It's aphid season in Colorado. Here's a briefing on how I (seemingly) successfully managed the infestation in my garden.
I first noticed the effects of an aphid population in my garden about a week ago. They started on my tomatoes and made their way into the cucumbers. Luckily, I spotted the damage early enough — the wilted, dying leaves had already began to crumble.
I've been breaking off the dead or too-far-gone leaves since I noticed the onslaught. As an amateur gardener, I performed a Google search to identify my problem. As soon as it was diagnosed, I knew exactly how to remedy the situation. For a term last summer, I spent time building geodesic greenhouses, or growing domes, in the Rocky Mountains with Growing Spaces, LLC, a Colorado-based company in Pagosa Springs. During my time with Growing Spaces, I learned quite a bit about gardening and got to eat a lot of great garden goodies, too.
Recently, I treated the infected plants and I've already noticed a world of difference. There are many remedies for an aphid infestation available. The list includes organic sprays, homemade solutions and, my choice, ladybugs.
Using the ladybug to conquer my infestation seemed like the right thing to do. It's a one-time treatment that will benefit the entire garden for a while. Ladybugs can have an amazing effect on your garden, check out these stats:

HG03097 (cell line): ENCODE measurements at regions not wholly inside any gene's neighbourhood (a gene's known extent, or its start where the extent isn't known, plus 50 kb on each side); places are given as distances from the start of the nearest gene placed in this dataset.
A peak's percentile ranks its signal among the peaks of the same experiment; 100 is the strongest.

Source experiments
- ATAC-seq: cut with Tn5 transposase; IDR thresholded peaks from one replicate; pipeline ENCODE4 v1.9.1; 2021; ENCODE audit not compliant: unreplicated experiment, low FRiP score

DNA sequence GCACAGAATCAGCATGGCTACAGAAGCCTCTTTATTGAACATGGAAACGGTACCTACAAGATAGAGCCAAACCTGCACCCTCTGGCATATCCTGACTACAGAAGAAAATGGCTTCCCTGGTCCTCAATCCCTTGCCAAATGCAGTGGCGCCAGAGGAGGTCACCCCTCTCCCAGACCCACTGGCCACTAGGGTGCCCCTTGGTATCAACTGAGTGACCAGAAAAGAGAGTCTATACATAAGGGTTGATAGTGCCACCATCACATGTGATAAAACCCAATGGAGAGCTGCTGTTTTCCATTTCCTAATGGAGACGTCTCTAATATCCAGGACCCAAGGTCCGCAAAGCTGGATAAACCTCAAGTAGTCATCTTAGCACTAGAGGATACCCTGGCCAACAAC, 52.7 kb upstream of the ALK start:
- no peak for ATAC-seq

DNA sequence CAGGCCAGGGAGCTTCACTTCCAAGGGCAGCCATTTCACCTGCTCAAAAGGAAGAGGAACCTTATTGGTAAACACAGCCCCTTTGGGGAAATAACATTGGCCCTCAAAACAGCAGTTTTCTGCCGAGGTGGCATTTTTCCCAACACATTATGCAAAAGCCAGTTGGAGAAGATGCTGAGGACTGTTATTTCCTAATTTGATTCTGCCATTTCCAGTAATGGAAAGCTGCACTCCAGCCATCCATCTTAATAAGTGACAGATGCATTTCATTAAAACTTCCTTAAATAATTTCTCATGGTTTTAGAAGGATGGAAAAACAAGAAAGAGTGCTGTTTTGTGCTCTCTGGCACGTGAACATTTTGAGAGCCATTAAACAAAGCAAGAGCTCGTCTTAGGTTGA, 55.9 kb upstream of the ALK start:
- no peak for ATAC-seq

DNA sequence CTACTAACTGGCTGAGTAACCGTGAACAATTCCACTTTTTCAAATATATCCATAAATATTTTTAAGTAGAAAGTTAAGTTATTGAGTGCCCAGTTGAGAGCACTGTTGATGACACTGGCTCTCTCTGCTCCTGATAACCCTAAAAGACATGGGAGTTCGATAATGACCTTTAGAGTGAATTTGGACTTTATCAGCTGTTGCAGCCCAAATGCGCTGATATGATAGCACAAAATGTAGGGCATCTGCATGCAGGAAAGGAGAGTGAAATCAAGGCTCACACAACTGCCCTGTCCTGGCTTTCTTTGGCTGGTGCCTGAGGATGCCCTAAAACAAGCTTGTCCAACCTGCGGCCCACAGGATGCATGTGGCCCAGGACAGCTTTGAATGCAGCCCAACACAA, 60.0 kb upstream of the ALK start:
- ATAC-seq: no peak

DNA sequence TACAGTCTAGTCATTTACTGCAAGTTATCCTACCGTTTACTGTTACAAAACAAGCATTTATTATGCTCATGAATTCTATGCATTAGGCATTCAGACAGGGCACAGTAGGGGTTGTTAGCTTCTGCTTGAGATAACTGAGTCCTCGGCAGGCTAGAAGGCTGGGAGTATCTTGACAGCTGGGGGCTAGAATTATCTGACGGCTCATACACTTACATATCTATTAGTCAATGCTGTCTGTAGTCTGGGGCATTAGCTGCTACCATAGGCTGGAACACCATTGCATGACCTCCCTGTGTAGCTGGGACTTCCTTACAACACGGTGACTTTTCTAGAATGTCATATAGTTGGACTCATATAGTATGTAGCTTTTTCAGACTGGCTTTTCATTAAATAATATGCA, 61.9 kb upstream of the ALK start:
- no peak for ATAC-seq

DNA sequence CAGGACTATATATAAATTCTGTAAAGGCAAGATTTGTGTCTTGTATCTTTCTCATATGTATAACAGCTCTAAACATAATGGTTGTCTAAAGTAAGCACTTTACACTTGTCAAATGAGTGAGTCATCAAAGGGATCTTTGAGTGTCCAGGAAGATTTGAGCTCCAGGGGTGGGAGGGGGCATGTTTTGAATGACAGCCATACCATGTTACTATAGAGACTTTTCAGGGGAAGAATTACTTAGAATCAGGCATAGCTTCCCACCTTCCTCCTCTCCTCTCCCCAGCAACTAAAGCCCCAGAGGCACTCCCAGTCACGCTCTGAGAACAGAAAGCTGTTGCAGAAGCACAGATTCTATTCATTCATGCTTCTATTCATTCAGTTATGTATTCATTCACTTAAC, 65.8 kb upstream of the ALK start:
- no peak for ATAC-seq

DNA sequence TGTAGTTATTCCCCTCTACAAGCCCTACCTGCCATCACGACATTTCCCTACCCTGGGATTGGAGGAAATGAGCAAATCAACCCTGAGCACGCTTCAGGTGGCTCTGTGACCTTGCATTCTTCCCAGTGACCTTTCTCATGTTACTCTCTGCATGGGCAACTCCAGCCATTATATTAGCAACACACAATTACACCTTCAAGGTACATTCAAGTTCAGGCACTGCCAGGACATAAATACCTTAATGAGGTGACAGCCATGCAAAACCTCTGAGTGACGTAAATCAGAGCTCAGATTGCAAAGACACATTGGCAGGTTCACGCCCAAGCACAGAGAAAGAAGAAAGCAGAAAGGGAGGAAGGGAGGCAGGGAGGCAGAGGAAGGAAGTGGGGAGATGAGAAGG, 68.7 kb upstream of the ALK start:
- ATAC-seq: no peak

One adult ladybug will eat up to 80 aphids or other plant pests per day
A ladybug will have about 1,500 eggs in her lifetime
The eggs will hatch into larva about one week
In the three week period a ladybug spends in the larva stage, it will eat about 400 insects
Ladybugs are easily attained at your local garden center. Most likely, they'll be prepackaged by a company that harvests them. (It's a weird thing, I'm sure, to be a ladybug farmer.) A package of 1,500 ladybugs will run you around $10 — a small price to pay for the peace of mind that comes with a natural, organic method of pest control.
I've read about other effective methods for ridding your garden of aphids, but none strikes me like the use of nature. As I mentioned, organic sprays are available, as are solutions
. Most spray solutions contain small amounts of vegetable oil, dish soap or garlic. The gardener must be careful with these oil-based solutions, though: if they are applied in daylight, the oil — like water will sometimes do —will magnify the sun's power and burn your plants.